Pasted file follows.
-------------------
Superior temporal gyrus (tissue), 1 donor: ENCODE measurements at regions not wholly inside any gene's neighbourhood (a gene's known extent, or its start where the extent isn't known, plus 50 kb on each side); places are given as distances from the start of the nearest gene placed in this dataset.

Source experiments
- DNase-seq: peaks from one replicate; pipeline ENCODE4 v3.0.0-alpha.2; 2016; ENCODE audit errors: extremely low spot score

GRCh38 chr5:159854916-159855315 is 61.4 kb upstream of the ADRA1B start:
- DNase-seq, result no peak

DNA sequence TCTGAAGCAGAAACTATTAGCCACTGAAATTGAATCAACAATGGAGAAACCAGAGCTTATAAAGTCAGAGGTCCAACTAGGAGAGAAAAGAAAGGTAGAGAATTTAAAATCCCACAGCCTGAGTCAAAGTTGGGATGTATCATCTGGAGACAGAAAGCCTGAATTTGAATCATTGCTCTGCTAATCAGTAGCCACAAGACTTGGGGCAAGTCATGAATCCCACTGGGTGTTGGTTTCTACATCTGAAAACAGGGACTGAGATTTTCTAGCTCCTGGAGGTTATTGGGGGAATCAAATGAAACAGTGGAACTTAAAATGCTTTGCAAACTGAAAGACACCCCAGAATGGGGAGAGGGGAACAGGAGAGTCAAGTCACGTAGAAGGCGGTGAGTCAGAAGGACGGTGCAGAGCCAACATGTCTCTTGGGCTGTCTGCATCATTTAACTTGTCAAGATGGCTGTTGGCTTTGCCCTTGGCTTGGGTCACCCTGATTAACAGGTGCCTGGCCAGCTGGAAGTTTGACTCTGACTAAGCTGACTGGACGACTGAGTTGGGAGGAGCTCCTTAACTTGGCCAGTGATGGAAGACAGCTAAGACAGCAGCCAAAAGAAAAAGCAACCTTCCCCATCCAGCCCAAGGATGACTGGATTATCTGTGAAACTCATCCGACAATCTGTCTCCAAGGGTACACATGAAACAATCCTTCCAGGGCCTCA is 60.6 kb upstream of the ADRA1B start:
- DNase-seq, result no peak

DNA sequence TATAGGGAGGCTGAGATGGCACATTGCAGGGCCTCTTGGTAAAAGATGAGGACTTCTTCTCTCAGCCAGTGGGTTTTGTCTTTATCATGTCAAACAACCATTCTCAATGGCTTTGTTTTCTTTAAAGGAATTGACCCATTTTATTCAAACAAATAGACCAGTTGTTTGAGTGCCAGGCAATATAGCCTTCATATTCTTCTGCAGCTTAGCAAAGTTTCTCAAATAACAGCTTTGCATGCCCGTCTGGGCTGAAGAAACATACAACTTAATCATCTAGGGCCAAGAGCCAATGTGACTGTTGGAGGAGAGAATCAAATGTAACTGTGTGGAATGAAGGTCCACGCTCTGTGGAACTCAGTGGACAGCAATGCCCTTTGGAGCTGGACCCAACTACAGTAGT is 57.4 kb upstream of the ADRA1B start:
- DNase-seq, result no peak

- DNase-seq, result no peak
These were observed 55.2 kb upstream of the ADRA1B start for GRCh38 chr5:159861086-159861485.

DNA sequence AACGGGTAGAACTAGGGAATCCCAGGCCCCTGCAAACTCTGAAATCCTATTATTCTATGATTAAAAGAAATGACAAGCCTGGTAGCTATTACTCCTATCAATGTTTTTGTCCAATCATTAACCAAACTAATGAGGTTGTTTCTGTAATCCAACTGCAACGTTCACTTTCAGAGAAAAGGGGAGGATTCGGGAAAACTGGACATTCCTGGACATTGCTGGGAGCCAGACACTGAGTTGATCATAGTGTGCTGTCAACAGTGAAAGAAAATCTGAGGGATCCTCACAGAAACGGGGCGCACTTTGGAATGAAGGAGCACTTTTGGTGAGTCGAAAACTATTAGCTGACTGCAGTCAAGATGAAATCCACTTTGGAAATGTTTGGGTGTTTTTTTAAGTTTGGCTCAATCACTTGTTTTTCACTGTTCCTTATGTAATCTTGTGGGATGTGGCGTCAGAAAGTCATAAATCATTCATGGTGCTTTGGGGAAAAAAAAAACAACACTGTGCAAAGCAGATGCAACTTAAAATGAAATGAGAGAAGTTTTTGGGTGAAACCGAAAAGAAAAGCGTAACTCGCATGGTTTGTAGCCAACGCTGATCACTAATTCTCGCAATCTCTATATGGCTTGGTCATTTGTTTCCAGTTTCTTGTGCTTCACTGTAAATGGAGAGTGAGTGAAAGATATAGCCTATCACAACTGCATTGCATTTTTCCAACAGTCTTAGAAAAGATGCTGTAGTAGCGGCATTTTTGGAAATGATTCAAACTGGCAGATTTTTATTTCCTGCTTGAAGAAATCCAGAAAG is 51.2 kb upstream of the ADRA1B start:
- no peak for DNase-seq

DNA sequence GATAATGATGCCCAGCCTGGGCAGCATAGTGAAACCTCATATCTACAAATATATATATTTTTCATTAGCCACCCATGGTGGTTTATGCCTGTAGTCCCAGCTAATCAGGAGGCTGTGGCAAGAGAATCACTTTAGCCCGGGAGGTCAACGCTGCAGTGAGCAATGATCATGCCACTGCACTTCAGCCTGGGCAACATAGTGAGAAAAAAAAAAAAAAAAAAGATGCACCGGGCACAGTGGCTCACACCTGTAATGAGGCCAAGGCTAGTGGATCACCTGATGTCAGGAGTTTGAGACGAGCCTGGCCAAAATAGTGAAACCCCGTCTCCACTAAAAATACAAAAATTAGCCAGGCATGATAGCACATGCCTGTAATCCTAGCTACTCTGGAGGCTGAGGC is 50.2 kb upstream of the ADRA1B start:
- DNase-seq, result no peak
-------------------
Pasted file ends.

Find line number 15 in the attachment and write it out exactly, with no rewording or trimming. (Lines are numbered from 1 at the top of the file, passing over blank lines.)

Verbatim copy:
- DNase-seq, result no peak